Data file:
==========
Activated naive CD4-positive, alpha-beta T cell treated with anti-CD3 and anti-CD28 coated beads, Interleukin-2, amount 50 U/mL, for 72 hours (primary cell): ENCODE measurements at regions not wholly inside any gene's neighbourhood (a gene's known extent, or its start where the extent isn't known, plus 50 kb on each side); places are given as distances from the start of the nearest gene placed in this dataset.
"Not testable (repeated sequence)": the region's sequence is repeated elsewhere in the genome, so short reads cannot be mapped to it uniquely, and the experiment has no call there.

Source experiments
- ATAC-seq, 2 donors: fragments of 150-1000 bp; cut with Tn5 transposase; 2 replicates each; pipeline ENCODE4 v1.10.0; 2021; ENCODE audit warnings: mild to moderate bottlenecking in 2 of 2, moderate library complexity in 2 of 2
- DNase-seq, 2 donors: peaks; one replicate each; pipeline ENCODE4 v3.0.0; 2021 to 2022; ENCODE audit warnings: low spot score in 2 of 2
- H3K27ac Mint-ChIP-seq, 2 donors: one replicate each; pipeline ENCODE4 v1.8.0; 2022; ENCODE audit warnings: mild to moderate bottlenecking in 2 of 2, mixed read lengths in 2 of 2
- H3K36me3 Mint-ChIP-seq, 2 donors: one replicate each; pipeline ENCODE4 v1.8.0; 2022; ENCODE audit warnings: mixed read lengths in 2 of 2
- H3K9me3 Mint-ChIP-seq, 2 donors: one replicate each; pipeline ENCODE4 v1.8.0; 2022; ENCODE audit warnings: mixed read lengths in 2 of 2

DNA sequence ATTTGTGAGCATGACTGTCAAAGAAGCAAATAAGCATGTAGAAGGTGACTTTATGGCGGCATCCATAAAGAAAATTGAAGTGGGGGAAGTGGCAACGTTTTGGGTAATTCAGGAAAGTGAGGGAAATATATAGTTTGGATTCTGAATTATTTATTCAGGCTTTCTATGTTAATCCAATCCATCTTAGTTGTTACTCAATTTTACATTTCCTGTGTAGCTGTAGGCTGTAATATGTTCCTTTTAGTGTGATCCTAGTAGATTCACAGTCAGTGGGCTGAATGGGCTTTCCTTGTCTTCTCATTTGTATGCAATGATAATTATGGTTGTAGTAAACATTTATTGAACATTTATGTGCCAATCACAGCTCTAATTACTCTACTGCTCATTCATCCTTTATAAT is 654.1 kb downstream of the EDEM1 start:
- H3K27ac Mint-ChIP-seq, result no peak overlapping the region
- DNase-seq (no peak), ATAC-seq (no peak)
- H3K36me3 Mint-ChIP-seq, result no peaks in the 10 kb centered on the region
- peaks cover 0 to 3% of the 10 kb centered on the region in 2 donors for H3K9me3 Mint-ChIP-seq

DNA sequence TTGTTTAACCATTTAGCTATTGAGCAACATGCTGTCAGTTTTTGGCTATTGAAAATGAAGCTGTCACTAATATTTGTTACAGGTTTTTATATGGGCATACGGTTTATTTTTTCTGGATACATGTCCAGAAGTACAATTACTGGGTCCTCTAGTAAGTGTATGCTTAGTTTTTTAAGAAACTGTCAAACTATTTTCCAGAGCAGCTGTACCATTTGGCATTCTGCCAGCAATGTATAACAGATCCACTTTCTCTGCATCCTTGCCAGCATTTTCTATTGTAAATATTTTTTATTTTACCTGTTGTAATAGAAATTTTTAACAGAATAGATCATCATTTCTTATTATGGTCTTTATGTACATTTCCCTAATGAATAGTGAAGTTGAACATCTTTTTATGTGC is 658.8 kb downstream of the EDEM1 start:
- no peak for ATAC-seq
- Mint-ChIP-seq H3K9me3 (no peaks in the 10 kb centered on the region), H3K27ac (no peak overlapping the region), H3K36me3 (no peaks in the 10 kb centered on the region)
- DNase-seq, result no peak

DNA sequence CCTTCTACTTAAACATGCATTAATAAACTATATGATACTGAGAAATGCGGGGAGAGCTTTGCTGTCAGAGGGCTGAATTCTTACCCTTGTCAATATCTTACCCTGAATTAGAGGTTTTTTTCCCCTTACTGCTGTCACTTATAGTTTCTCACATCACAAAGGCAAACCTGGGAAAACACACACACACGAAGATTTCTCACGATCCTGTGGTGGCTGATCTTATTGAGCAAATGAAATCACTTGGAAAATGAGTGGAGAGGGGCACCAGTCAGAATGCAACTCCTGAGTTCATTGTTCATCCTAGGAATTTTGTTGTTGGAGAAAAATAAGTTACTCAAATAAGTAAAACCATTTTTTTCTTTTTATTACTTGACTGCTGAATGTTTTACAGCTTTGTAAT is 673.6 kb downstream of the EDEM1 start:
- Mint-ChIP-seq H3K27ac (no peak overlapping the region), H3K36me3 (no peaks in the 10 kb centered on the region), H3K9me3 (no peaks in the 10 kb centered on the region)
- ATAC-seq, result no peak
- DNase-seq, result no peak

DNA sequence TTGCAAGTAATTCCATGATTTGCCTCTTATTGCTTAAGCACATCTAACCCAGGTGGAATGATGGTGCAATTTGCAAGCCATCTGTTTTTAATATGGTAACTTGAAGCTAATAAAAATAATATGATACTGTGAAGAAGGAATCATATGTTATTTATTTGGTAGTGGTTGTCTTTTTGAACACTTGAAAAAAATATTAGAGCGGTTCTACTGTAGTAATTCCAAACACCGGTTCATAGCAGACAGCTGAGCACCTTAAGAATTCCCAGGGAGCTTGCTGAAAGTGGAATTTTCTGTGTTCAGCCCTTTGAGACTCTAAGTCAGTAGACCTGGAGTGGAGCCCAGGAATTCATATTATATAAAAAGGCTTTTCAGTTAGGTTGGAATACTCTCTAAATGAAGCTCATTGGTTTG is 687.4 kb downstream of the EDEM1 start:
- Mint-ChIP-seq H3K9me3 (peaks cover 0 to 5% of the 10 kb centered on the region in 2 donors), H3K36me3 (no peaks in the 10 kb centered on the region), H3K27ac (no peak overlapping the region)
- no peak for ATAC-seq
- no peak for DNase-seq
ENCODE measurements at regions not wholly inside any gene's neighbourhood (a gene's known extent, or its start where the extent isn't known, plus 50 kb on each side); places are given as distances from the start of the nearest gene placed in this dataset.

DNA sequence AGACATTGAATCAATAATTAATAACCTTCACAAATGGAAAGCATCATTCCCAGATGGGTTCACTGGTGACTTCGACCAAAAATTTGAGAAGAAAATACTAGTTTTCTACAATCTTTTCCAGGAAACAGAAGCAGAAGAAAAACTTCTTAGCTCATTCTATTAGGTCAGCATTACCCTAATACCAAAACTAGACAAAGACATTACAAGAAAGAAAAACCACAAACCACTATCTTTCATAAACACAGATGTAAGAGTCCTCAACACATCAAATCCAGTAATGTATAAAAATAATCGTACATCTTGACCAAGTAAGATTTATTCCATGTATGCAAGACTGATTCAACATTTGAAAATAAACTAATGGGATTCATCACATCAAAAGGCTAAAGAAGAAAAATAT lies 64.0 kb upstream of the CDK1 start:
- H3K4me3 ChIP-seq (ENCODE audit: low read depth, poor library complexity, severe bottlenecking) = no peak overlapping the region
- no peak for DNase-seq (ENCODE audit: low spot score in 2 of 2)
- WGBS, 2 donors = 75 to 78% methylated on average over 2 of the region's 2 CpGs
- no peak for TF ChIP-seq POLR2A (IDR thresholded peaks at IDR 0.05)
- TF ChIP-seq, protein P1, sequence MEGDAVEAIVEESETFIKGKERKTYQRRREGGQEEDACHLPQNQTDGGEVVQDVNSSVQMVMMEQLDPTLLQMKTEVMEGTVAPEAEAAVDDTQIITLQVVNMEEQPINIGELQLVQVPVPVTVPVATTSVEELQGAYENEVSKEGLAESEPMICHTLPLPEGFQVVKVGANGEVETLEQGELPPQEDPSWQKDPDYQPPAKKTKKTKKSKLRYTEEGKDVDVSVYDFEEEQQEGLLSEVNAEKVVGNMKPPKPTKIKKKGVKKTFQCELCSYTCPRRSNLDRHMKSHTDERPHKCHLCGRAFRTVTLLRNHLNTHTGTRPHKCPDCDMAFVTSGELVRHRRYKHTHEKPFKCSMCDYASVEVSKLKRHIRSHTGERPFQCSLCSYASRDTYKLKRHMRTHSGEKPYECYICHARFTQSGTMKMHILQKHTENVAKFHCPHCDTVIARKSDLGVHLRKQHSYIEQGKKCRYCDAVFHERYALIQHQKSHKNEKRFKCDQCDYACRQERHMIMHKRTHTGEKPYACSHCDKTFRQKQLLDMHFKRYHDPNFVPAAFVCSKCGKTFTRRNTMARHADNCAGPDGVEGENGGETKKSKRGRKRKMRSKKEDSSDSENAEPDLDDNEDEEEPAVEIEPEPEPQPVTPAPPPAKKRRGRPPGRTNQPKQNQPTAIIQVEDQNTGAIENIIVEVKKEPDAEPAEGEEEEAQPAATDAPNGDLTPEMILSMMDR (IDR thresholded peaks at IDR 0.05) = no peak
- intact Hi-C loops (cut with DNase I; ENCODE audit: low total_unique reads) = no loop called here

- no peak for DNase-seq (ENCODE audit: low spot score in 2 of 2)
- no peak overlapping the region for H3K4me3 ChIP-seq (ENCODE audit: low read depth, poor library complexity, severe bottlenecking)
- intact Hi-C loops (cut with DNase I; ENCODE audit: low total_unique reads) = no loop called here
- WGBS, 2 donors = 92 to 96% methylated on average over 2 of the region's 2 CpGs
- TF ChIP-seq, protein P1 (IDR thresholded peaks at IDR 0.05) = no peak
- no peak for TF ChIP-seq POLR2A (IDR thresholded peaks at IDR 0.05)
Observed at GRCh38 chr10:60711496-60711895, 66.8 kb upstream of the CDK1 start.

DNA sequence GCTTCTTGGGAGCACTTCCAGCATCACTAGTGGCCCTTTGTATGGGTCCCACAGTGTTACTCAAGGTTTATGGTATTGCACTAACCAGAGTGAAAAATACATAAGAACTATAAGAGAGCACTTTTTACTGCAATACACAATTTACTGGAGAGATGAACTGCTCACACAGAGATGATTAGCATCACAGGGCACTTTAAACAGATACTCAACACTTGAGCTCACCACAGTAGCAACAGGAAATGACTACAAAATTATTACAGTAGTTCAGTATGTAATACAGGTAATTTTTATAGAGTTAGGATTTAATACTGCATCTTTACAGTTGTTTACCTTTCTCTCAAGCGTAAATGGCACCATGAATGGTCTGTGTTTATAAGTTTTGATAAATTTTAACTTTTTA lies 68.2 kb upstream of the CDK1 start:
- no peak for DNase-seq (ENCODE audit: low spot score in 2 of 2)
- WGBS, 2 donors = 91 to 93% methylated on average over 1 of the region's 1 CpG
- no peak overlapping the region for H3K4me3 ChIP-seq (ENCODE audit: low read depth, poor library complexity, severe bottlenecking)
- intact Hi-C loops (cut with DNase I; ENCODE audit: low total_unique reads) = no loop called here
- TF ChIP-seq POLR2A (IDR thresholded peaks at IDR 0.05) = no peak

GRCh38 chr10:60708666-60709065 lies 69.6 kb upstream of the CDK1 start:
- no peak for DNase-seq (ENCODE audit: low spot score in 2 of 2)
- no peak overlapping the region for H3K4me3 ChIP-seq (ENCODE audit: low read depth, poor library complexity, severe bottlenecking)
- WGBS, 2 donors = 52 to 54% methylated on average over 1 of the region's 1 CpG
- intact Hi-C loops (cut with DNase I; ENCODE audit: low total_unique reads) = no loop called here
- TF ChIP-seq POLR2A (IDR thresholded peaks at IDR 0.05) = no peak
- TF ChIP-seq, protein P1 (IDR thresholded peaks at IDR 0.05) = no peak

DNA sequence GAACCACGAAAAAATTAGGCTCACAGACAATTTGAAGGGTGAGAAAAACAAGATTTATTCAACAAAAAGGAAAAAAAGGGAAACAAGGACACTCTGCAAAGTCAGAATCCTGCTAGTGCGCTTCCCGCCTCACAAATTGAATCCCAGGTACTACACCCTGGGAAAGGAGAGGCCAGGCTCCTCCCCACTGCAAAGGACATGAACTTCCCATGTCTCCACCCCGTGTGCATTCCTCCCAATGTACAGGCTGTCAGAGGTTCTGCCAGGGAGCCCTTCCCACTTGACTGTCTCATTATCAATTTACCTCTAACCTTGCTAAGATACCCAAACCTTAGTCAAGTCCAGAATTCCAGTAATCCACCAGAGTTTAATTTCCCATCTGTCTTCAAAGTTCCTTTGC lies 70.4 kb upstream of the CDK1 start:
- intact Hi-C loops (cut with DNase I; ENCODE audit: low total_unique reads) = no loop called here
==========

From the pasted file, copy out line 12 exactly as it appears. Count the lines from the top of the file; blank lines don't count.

- H3K36me3 Mint-ChIP-seq, result no peaks in the 10 kb centered on the region